why 'Red' had to shoot Major.
Scavella said the only reason
'Red' could have been shot was
if ... he shot himself. There was
no second gun" on the scene as
the defence contends. Mr.
Hilton said.
Before going on to Conyers'
evidence, Mr. Hilton said that
questioning in the high court is


more rigid than in the lower
court and although the detence
inay point out inconsistencies
in the evidence of Scavella,
they were to remember that
"Ilumes had made a threat that
if anyone talked the would he
shot."
lIe said that ('onyers'
e evidence corroborated
Scavella's as he had also said
"when they got to the car after
t he shooting, Ilumes
threatened that what happened
to Major would happen to
them if they talked.
"Anthony Conyers supports
Scavella in saying that at
Queen Street it was Phillip
Humes who asked Major to
come into the car. Conyers'
evidence also gives some idea
of the time the shooting took
place," Mr. Hilton said stating
that it occurred around 3 p.m.
"Conyers and Scavella said
that Burrows passed Humes the
gun when they got into the car.
It is clear," Mr. Hilton said,
"that Wendell Burrows...
intentionally and unlawfully
murdered Raymond Barry
Major. Mr. Hilton also
disagreed that the two men
were beaten after their arrest
and contended that the facts
contained in the statements
were given to the police by


"Section 67 (3) of the Act
requires the union, when
reporting a matter to the
Ministry of Labour, to indicate
what action has been taken for
dea:.'g with the dispute"
under the management-union
agreement.
lie pointed out that the
relevant section of the
agreement provides that "all
matters of a general nature
affecting the Association and
the employees of its members
involving working hours, rates
of pay, rules and working
conditions shall be dealt with
by joint discussion
negotiations" between union
and management.
ASTONISHED
Mr. Cooper went on to say
that in his covering letter sent
to the union with the
Association's counter-proposal
"we invited the union
representatives to meet
members of the Association
with a view to endeavouring to
negotiate a new agreement
which would be mutually
acceptable.
"The union, much to our
astonishment, has not
responded to that invitation
but instead has, in our view,
irregularly reported the dispute
to you."
Commenting on Mr.
Cooper's letter to the Minister,
a union spokesman today said
that a union officer had this
week tentatively agreed with
Mr. Cooper to schedule the
first negotiation meeting for
Monday morning, November
12.
However, union's executive
committee subsequently voted
to refuse to negotiate until
management submitted a wage
proposal, and instructed the
officer to cancel Monday's
meeting.
PRECEDENTS
The spokesman also
maintained that there are
precedents which show that
parties to a dispute even
when the dispute arises only
through the exchange of letters
can send the matter to the
Industrial Relations Board for
a recommendation.
It is not known what action
the Ministry intends to take
over the union's registering the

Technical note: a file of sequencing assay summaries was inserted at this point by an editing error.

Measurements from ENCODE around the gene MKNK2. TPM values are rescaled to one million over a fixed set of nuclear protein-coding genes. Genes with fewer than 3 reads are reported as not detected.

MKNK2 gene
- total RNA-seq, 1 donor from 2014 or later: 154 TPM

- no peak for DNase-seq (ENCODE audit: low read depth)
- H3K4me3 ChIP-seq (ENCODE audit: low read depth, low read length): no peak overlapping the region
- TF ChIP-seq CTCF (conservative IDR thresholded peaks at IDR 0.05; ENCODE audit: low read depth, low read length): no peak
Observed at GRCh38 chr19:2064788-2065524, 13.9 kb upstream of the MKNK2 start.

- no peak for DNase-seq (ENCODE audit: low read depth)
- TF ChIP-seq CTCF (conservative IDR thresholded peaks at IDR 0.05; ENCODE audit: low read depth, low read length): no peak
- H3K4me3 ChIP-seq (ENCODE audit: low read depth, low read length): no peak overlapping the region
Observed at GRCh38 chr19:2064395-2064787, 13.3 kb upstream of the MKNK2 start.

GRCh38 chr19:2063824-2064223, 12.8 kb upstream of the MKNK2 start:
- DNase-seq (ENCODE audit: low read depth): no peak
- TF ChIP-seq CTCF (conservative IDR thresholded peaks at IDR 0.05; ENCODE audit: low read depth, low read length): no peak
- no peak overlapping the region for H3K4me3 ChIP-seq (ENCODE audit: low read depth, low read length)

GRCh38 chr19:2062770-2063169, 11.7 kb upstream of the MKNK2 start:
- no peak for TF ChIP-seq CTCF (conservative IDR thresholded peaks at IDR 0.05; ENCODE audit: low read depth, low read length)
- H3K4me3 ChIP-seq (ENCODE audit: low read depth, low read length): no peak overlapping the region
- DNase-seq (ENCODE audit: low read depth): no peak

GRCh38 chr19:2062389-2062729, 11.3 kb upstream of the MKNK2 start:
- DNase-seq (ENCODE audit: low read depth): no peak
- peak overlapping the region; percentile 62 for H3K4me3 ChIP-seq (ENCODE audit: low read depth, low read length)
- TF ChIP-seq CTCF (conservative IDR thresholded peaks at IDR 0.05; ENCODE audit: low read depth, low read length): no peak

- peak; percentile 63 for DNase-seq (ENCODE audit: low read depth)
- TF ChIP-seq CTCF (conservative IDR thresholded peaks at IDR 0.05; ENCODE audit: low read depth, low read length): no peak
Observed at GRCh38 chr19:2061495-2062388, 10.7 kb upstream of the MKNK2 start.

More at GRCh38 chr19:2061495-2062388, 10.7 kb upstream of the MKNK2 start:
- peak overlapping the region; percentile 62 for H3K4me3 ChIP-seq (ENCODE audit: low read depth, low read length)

dispute and the Association
challenging the legality of the
registration.
The union has scheduled a
meeting with its membership
for Sunday night to bring the
members up to date on the
dispute.


Burrows and Hum ei
themselves,
lie said that "it was
impossible for the police to
know all that was in those
statements..." I submit that no
force was used against Burrows
at all."
lie also said that if the jury
accepted the statement of
Burrows, the evidence of
Scavella and Conyers, it would
be clear that he committed the
murder with Humes'
encouragement and has come
to court to try and put forward
a defence.
Mr. Hilton said that it may
be argued that it was the shot
to the brain that was more
effective but by admission,
Burrows has acknowledged
himself an abbettor to the
murder "if Ray Scavella had in
fact fired the shot that was
fatal."
Mr. Trenchard, who is to be
succeeded by David C. Bethell,
counsel for Humes, in making
his address to the jury said,
however, that duress is a
possible defence in some cases
of murder.
The case continue


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Friday, November 9, 1973


AUSTRALIAN Actor
Peter Finch, 57, and his
Sj companion of seven years,
A Jamaican beauty Eletha
Barrett, 30, were married
today in a civil ceremony in
Rome's city hall.

ONE OF two men sought
for questioning in the slaying
of nine people in a luxury
rural home was arrested in a
hotel in Sacramento.

A JURY in Santa Cruz,
'nlif. fourd hulking Edmund
Emil Kemper, 25, guilty and
sane in the slaying of his
mother and seven other
women.

THE STATE Department
announced that the US
Embassy in Uganda is being
closed "as a result of an
accumulation of actions by
the Uganda Government
which had created conditions
making it impossible to
conduct diplomatic relations
effectively."

FUNERAL parlors and
several hospital morgues in
Kingston, Jamaica are filled
with corpses because of a
grave diggers strike for higher
pay and better working
conditions.

THE FIRST stage of a $22
million government project
calling for reopening of gold
mines in eastern Venezuela is
well advanced, the mines and
hydrocarbons ministry
reported.

AMERICAN women are so
concerned about breast
cancer that they think it
occurs much more frequently
than it actually does, a Gallup
study conducted for the
American Cancer Society has
revealed.

CARETAKERS at the
Miami seaquarium are
hand-feeding an infant albino
green sea turtle that may be
the only one of its kind ever
seen in captivity.

A BUS carrying a group of
high school students on a
holiday turned over on a
highway near San Salvador
and plunged more than 160
feet into a ravine. Nine
youths were killed and 40
other people were seriously
injured. The bus driver fled
the seen.
Reports from AP


,oASHINGTON The White
House turned down its heat
and ordered the lighting
curtailed as President Nixon
and his family personally
joined in the nationwide effort
to conserve energy.
Press secretary Ronald